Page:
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Publication numberUS6952843 B2
Publication typeGrant
Application numberUS 10/476,551
Publication dateOct 11, 2005
Filing dateMay 8, 2002
Priority dateMay 12, 2001
Fee statusLapsed
Also published asEP1395713A1, US20040133974, WO2002092923A1
Publication number10476551, 476551, US 6952843 B2, US 6952843B2, US-B2-6952843, US6952843 B2, US6952843B2
InventorsAndrew Peter Dunnett
Original AssigneeAndrew Peter Dunnett
Export CitationBiBTeX, EndNote, RefMan
External Links: USPTO, USPTO Assignment, Espacenet
Overflow system for bathtub or other receptacle
US 6952843 B2
Abstract
An overflow system is described for a water receptacle (22) such as bathtub, sink or washbasin having a water tap for connection to a water supply. The system includes sensing means, such as a float (14), for sensing an overflow condition of the receptacle, and a supply valve (65) responsive to the sensing means and arranged to close the water supply to the tap. The supply valve may be hydraulically controllable via a control port (68) thereof. A control valve (59) is provided between the water supply and the control port The control valve is responsive to the sensing means so that upon such an overflow condition it open and the pressure of the water supply is applied to close the supply valve. Thus, there is no need for a supply of electricity.
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Claims(13)
1. An overflow system for a water receptacle (22) such as a bathtub, sink or washbasin having an overflow outlet (20) and being for connection to a water supply, the system including sensing means (14) for sensing an overflow condition of the receptacle, and being changeable in response to such an overflow condition from a first state in which the supply is open and a second state in which the supply is closed, and the system further including a manually-operable resetting element (88) for changing the system back from the second state to the first state, characterised in that the resetting element projects (at 92) through or is accessible through the overflow outlet.
2. An overflow system as claimed in claim 1, wherein the effective height of the overflow outlet relative to the receptacle is adjustable.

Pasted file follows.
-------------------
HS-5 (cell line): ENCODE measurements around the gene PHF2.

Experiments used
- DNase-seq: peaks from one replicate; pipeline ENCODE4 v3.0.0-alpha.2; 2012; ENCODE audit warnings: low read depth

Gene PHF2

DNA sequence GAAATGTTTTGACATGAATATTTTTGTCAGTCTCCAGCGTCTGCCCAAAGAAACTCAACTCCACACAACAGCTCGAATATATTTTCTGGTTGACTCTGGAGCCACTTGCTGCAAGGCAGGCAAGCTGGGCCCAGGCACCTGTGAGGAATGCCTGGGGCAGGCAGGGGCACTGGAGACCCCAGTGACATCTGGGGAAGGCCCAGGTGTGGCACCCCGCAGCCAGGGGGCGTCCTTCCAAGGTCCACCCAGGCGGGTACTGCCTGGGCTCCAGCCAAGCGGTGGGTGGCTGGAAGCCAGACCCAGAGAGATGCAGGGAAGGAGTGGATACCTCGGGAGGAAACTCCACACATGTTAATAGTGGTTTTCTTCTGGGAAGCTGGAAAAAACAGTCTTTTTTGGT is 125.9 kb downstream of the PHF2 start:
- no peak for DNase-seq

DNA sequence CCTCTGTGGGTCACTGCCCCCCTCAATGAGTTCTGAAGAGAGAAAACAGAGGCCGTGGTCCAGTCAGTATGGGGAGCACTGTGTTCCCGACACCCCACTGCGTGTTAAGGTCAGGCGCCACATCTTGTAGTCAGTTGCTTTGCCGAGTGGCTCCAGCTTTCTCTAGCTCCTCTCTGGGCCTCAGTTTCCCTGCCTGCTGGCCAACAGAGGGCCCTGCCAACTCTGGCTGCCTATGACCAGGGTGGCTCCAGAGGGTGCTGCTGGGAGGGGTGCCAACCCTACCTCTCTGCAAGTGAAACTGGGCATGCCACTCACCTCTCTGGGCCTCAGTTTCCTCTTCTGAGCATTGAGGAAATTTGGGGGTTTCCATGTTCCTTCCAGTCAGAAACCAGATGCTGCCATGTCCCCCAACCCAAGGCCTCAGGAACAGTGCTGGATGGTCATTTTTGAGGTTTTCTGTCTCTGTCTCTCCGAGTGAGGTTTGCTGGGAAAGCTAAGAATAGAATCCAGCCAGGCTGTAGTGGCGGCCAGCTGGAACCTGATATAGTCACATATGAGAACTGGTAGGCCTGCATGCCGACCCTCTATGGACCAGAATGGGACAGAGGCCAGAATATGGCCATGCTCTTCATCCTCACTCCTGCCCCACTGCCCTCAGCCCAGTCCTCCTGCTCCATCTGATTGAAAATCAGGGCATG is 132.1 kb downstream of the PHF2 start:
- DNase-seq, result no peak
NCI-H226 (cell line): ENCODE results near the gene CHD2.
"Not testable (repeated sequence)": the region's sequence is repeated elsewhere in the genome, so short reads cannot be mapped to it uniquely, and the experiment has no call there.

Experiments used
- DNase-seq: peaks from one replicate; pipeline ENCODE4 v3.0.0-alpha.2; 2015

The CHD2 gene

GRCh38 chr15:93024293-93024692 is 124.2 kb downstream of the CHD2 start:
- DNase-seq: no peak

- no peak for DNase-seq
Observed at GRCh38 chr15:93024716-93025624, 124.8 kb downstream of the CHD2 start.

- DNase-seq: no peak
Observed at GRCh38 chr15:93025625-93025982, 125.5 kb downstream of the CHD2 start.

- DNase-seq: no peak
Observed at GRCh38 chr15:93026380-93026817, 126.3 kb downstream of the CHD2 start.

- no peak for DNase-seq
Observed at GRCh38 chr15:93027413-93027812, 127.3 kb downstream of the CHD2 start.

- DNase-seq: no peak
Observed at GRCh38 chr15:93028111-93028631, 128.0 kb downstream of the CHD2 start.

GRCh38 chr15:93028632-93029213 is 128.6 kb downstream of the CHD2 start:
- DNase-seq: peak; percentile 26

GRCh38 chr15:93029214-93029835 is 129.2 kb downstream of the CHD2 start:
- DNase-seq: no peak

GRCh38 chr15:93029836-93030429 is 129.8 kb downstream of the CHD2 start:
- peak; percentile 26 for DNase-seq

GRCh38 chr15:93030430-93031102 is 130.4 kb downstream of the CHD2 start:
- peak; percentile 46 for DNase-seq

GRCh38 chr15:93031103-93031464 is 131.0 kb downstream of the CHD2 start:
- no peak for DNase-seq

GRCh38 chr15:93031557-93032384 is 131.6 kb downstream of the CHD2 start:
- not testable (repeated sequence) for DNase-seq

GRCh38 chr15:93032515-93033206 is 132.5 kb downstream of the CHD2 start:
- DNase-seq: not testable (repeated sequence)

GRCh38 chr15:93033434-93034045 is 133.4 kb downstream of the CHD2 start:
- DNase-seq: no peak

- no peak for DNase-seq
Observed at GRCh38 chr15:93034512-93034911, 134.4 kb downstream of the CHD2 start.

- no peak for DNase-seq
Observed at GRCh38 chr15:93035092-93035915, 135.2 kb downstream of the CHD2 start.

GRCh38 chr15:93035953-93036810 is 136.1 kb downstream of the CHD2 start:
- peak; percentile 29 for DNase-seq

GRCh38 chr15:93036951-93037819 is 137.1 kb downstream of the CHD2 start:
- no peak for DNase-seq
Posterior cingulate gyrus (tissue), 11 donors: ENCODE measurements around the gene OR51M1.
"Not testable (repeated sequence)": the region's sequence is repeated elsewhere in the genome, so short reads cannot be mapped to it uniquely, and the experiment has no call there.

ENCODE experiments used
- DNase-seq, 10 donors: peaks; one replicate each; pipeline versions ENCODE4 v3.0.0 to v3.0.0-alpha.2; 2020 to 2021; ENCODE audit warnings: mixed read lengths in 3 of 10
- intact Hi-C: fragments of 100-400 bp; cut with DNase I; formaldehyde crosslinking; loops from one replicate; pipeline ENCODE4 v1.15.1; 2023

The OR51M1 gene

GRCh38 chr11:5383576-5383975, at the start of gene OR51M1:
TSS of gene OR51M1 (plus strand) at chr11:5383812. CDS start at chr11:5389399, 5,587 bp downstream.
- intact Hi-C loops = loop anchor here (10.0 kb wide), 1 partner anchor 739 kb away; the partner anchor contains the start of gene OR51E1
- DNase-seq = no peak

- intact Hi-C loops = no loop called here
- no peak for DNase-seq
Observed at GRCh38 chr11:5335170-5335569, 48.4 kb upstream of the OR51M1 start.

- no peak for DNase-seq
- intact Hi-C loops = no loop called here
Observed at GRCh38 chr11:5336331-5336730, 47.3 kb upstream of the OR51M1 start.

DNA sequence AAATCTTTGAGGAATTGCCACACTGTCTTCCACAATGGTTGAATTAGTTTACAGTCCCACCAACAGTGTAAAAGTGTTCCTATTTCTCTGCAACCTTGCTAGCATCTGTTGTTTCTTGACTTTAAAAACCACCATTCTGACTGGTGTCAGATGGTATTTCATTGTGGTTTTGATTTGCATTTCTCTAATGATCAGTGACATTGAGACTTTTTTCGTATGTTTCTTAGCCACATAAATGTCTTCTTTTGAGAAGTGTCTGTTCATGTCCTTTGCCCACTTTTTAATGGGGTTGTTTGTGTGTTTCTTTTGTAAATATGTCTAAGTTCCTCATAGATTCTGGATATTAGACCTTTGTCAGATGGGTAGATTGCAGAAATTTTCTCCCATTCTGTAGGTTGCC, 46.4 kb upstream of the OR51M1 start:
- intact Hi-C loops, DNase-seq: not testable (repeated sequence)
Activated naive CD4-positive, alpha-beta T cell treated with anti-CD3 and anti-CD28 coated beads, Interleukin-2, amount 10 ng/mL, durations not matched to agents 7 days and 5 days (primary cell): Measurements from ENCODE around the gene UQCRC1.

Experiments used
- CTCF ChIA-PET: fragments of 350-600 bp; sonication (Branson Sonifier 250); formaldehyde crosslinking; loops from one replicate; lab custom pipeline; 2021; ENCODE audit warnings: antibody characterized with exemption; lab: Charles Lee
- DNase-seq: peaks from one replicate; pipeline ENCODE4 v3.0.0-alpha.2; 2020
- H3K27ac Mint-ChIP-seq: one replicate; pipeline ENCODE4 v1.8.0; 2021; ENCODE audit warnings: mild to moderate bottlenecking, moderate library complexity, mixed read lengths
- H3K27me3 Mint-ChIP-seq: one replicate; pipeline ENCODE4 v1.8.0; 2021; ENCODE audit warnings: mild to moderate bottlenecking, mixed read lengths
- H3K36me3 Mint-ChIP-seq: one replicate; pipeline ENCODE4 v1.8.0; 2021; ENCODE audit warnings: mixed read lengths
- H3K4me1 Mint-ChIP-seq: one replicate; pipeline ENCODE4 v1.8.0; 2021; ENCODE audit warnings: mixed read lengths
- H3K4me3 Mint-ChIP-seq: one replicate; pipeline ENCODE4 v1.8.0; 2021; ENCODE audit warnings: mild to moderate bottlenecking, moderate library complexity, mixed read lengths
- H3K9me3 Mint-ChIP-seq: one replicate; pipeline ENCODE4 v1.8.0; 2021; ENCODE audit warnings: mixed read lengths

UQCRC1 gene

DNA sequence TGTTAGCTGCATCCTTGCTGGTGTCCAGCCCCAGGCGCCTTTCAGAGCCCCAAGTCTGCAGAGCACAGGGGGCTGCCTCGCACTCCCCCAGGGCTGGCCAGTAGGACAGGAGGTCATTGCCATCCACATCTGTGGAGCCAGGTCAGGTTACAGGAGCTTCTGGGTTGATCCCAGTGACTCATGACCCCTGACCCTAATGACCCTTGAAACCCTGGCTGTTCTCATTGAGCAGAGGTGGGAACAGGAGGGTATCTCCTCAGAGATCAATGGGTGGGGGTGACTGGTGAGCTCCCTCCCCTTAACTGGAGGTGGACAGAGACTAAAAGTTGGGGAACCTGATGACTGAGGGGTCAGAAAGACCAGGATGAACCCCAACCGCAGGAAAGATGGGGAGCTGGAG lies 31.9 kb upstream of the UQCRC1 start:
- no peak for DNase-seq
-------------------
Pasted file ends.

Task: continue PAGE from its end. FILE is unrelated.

3. A system as claimed in claim 1, further including a supply valve (65) responsive to the sensing means and arranged to close the water supply, and an actuating system for operating the supply valve, the actuating system being held in a first position before such an overflow condition and moving from the first position to a second position upon such an overflow condition, and the manually-operable resetting element being arranged for moving the actuating system back from the second position to the first position.
4. A system as claimed in claim 1, in combination with a water receptacle (22) having an overflow outlet in which the system is fitted, the resetting element projecting from or being accessible through the overflow outlet.
5. An overflow system for a water receptacle (22) such as a bathtub, sink or washbasin having an overflow outlet (20) and for connection to a water supply, the system including sensing means (14) for sensing an overflow condition of the receptacle in which water flows into the overflow outlet, and means for closing the water supply in response to such an overflow condition, characterised in that the effective height of the overflow outlet relative to the receptacle is adjustable.
6. A system as claimed in claim 5, wherein the height of the entrance (24) into the overflow outlet is adjustable.
7. A system as claimed in claim 5, wherein the height of an overflow passageway (126) leading from the entrance into the overflow outlet is adjustable.
8. An overflow system for a water receptacle (22) such as a bathtub, sink or washbasin for connection to a water supply, the system including sensing means (14) for sensing an overflow condition of the receptacle, and a supply valve (65) responsive to the sensing means and arranged to close the water supply, characterised in that the supply valve is hydraulically controllable via a control port (68) thereof, a control valve (59) is provided between the water supply and the control port, and the control valve is responsive to the sensing means so that upon such an overflow condition the control valve opens and the pressure of the water supply is applied to the control port of the supply valve to close the supply valve.
9. A system as claimed in claim 8, wherein the supply valve comprises a plunger (64) movable between a closed position in which a first end of the plunger closes the water supply and an open position in which the first end of the plunger opens the water supply, the second end of the plunger being exposed to the pressure applied to the control port.